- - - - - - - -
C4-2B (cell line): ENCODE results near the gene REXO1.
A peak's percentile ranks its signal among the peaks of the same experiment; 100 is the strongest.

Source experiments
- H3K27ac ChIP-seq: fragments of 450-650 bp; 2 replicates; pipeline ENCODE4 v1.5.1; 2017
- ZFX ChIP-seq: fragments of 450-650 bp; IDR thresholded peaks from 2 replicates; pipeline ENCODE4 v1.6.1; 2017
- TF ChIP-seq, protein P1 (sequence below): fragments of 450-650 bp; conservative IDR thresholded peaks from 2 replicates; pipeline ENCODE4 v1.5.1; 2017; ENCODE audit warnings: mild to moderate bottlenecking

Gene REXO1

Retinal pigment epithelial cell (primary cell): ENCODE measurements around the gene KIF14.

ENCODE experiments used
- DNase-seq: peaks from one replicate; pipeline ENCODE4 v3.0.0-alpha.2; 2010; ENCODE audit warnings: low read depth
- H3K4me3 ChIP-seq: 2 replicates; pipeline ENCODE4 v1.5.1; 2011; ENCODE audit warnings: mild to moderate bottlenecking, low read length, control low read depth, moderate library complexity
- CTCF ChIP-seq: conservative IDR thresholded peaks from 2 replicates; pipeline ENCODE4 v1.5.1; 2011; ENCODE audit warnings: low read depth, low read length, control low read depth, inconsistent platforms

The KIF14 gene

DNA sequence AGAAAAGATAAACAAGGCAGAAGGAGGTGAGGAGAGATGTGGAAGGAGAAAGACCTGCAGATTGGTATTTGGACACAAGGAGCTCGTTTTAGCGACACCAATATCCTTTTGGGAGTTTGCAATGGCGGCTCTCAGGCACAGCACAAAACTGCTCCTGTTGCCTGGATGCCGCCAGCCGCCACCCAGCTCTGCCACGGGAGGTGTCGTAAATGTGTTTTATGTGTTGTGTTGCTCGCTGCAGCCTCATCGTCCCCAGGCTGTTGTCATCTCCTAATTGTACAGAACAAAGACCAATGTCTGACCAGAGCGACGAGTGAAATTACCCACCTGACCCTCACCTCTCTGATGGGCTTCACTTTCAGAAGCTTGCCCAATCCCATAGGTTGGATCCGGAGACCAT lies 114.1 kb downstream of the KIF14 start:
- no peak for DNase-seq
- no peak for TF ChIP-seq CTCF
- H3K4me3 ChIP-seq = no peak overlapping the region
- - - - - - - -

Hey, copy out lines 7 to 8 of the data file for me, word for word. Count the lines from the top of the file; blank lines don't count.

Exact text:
Gene REXO1

Retinal pigment epithelial cell (primary cell): ENCODE measurements around the gene KIF14.